By William Landon, Northern Kentucky University
In the late Medieval and early Renaissance periods, ‘Italy’ was best understood as a geographical descriptor which gave the peninsula its name. Yes, luminaries such as Francesco Petrarch dreamt of a united peninsula—‘Italia mia’ or ‘My Italy’ is what he called it. But Petrarch was an exception. Poetic visions of unity were crushed by a fragmented reality.
In the late 13th and early 14th centuries, the peninsula was filled with dozens of small states, some of which were ruled by aristocratic families. We can call them principalities. Other cities were governed by bodies of elected officials. Such cities usually self-identified as ‘communes’. It might help for us to think of them as ‘city-states’.
Cities, which today are famous for their cultural patrimony rather than their industriousness—for example, Pisa, Genoa and especially Venice—were powerhouses of maritime trade. They all grew incredibly wealthy, in large part due to the development of a revitalized trade in luxuries.
Spices proved to be the most lucrative commodities, followed by silken items and wool (both in finished and raw forms). Merchant ships from Pisa, Genoa and Venice traversed the Mediterranean, from the Levant (where spices were purchased) to destinations as far-flung as the Baltic Sea.
While the remainder of Europe was slowly making its way out of the localism and economic stagnation that followed the collapse of Rome, the city-states of the Italian peninsula were booming.
Trades and Wars
Landlocked cities such as Florence were forced to trade with coastal cities such as Pisa, if they wanted their refined silk and woolen goods to make it to foreign markets. This dependence upon Pisa, a theme which shadowed Florence from the 13th century right through the end of the Medici period in the 18th century, brought frequent wars between the two cities. The Florentines would, for a while, subjugate Pisa and dominate its seafaring trade, then the Pisans would win back their freedom, forcing Florence to abide by Pisan trading rules and regulations.
Florence also frequently sparred with its Tuscan neighbors—Siena in particular. The Sienese state, which was a model for good government in the late Medieval period, rivaled Florence’s mercantile activities to such an extent that they sometimes went to war, even as Genoa and Venice tangled with one another constantly.
This article comes directly from content in the video series How the Medici Shaped the Renaissance. Watch it now, on Wondrium.
Importance of Rome
Rome, generally speaking, was only important because it was the seat of the Roman Catholic Church. It was a malarial city, extremely poor and sparsely populated with perhaps 40,000 inhabitants, and its industries were few.
Matters grew infinitely worse for Rome in 1309 when the French monarchy was able to wrest control of the Roman Church away from the city itself to a new home—this time in Avignon, France, a period of exile known as the Babylonian Captivity. While the papacy was able to move back to Rome in 1377, the schism in the Church between Rome, France and Catalonia led to multiple popes claiming authority over the Church simultaneously.
That great divide in the Roman tradition was not settled until 1417 at the Council of Constance.
The Black Death
Just before the mid-point of the 14th century, street preachers and prophets made crescendoing predictions that the abuse of Christ and His Church would invite divine retribution. Their dire warnings and prayers for judgment seemed to be answered in 1347, when the Black Death appeared in Italy, ironically as a result of maritime trade.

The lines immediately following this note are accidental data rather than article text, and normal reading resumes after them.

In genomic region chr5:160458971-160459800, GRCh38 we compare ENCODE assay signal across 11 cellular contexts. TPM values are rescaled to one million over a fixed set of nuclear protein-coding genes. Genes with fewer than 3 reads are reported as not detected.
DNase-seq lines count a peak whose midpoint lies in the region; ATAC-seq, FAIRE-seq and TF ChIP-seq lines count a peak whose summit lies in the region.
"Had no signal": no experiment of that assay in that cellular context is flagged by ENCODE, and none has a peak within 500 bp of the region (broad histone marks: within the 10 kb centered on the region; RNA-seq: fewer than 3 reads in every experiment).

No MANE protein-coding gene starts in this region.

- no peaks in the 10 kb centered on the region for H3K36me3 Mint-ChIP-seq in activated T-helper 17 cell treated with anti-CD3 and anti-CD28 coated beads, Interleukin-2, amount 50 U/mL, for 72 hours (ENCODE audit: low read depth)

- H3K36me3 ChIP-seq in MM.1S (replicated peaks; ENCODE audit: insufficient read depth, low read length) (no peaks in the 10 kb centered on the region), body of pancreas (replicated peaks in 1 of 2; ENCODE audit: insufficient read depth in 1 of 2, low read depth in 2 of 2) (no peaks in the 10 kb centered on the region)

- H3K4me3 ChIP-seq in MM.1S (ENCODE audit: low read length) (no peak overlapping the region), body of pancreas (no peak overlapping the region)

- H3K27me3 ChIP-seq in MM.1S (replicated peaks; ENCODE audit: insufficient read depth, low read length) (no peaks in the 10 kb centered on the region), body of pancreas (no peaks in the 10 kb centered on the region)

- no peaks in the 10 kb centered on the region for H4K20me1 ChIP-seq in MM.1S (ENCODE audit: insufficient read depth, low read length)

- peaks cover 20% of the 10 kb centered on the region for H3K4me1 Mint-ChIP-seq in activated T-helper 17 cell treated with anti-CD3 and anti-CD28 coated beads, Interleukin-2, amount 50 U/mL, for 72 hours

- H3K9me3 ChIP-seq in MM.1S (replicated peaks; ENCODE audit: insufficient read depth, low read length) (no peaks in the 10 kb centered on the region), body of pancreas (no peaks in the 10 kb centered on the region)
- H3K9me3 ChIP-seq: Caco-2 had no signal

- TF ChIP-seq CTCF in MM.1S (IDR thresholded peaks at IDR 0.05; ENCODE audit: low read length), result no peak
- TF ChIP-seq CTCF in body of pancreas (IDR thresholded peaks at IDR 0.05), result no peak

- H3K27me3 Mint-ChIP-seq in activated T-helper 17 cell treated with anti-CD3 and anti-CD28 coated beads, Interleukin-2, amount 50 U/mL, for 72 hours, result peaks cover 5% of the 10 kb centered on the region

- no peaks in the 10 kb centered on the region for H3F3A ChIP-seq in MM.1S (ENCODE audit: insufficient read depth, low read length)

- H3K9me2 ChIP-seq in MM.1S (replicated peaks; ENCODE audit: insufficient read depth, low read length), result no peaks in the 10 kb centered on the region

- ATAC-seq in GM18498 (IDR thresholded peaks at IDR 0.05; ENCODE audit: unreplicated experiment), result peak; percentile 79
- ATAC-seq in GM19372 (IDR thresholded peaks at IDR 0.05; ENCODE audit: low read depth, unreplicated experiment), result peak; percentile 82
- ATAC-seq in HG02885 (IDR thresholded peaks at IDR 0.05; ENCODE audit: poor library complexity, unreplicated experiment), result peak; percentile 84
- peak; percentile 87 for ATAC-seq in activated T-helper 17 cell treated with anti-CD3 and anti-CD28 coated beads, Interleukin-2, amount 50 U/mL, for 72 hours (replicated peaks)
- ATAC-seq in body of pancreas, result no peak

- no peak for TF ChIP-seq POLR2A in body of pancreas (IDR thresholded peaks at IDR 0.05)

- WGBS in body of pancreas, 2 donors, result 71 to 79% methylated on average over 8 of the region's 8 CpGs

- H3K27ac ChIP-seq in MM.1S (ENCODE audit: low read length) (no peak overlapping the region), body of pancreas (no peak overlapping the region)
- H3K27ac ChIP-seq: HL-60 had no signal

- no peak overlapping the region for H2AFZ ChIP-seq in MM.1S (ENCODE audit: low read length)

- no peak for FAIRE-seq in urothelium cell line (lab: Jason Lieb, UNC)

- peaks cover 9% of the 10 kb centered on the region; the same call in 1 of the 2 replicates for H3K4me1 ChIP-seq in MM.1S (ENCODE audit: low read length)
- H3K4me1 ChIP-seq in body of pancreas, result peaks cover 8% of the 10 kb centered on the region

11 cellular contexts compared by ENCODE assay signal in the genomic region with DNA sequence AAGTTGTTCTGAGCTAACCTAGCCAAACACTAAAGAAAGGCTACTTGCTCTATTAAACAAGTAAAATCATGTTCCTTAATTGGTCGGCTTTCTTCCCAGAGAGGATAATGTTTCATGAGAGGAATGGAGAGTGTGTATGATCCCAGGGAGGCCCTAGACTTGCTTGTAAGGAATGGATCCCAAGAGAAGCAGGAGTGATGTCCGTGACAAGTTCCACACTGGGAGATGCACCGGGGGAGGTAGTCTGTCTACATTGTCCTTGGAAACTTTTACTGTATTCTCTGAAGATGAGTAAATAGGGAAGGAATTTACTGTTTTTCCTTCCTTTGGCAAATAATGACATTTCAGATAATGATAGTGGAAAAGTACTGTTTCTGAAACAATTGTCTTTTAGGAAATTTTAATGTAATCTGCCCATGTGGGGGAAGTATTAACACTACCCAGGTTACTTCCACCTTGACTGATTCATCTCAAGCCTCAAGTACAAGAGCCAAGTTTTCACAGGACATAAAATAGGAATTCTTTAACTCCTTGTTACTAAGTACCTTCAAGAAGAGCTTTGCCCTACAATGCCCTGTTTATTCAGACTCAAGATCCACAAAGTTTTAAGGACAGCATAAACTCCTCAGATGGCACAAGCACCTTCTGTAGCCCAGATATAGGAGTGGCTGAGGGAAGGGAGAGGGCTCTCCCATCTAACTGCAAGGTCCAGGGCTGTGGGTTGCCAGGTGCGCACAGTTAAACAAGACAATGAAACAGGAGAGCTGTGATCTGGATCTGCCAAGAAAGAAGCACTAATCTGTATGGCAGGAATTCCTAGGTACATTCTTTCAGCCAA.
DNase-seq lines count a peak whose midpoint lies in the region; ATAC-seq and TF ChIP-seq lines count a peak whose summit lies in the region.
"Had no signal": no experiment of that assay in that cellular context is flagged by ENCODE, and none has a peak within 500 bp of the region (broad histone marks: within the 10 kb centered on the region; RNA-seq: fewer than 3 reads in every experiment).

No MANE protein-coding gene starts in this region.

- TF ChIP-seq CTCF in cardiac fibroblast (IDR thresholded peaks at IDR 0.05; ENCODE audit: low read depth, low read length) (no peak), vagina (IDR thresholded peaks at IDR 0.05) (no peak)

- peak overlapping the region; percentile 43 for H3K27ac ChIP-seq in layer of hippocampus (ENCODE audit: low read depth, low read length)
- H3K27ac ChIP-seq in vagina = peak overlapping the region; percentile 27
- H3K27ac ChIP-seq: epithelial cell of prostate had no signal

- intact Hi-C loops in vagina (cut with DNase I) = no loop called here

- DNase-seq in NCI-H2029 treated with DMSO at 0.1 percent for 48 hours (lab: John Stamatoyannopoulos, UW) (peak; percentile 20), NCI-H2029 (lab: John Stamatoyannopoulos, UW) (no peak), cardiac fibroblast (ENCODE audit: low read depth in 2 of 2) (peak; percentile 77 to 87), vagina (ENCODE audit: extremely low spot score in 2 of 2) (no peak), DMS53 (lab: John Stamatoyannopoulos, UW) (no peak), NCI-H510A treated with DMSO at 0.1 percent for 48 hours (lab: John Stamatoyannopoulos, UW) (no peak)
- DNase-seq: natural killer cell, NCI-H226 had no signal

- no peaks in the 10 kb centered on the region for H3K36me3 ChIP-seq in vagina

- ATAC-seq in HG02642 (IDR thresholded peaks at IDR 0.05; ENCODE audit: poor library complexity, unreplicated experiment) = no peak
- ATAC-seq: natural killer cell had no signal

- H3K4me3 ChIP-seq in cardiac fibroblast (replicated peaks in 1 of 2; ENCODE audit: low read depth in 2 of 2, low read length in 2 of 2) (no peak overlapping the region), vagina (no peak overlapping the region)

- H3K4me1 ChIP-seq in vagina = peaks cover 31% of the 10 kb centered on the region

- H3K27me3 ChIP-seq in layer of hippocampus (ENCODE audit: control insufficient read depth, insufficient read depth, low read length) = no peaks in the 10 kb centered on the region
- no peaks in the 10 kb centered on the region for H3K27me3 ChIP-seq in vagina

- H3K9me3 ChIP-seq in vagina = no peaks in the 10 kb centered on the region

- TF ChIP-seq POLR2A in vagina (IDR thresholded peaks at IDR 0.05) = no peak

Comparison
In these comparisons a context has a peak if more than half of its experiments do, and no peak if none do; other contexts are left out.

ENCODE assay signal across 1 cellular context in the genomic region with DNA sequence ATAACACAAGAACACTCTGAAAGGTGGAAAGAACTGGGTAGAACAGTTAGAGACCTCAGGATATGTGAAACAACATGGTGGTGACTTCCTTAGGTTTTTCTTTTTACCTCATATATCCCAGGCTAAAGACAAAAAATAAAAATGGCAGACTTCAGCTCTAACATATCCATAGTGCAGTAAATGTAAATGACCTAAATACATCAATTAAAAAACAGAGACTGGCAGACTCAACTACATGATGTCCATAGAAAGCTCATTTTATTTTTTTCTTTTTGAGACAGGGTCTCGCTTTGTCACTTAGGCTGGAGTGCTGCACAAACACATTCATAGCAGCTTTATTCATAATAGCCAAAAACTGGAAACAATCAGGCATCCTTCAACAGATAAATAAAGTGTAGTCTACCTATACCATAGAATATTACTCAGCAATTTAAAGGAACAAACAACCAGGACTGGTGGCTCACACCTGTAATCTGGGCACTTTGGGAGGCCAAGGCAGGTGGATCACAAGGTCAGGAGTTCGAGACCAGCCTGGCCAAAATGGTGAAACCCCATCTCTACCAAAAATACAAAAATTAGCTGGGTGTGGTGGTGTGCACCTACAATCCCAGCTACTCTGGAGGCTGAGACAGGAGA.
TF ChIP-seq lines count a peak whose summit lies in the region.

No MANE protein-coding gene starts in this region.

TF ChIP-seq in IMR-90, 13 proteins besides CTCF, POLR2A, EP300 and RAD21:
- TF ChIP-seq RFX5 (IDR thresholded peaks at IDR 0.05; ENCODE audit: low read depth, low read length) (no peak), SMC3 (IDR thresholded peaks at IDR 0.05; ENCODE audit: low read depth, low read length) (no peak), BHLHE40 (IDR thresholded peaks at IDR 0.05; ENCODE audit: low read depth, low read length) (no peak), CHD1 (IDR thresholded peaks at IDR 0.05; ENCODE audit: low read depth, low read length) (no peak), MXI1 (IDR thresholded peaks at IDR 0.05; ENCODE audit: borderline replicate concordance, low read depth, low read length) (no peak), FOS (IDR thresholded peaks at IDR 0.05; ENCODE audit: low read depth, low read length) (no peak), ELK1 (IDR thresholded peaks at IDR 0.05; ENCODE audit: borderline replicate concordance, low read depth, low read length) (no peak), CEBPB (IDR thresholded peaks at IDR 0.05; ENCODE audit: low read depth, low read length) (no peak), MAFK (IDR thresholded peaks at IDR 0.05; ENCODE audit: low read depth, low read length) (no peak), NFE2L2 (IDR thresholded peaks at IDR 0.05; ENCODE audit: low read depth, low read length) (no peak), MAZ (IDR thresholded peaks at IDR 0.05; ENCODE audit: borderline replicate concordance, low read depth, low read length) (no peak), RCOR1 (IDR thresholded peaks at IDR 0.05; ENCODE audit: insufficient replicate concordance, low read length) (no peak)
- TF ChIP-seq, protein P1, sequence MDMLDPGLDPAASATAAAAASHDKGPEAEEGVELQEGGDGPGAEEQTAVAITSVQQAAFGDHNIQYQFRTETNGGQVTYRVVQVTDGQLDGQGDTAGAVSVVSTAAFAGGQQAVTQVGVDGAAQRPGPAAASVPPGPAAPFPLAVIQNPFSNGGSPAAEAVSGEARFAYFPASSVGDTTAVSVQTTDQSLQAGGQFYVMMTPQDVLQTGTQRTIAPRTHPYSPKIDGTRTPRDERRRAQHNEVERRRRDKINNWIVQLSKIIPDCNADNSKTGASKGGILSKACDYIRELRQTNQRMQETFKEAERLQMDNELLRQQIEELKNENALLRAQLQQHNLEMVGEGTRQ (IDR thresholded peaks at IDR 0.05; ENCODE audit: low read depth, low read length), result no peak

Wherever it arrived, populations were decimated. In some cases, perhaps 25% of a given population would perish, along with wild and domesticated animals which weren’t immune to the disease. In other cases, the mortality rate could be as high as 80%. During the first years of the pestilence, Florence lost 50% of its population, declining from 80,000 to roughly 40,000 souls. In the main, epidemiologists estimate that the Black Death killed between 30% and 50% of the European population.
While it is commonly thought that the Black Death was caused by bubonic plague, Yersinia pestis, descriptions of the ways the disease presented, taken directly from sources written at the time of the ‘first wave’, have led a number of scholars, most notably Professor Samuel Cohn, to suggest that the Black Death is a catch-all term for a variety of diseases that happened to strike Europe at the same time.
Despite the frequent warring between Italy’s city-states in the lead-up to 1347, the economies and governments of those states were, generally, growing and stable. In the aftermath of the Black Death, cities were faced with the grim certainty that the world had changed, and that a return to the days before the plague was impossible. Every stratum of society was affected; international trade halted; businesses shuttered; markets closed; city streets emptied. Life was irrevocably altered.
Common Questions about Italy Before and after the Black Death
Cities governed by bodies of elected officials usually self-identified as ‘communes’. They can also be called ‘city-states’.
In 1309, the French monarchy was able to wrest control of the Roman Church away from Rome to a new home—in Avignon, France, a period of exile known as the Babylonian Captivity. While the papacy was able to move back to Rome in 1377, the schism in the Church between Rome, France and Catalonia led to multiple popes claiming authority over the Church simultaneously.
While it is commonly thought that the Black Death was caused by bubonic plague, Yersinia pestis, descriptions of the ways the disease presented suggest that the Black Death is a catch-all term for a variety of diseases that happened to strike Europe at the same time.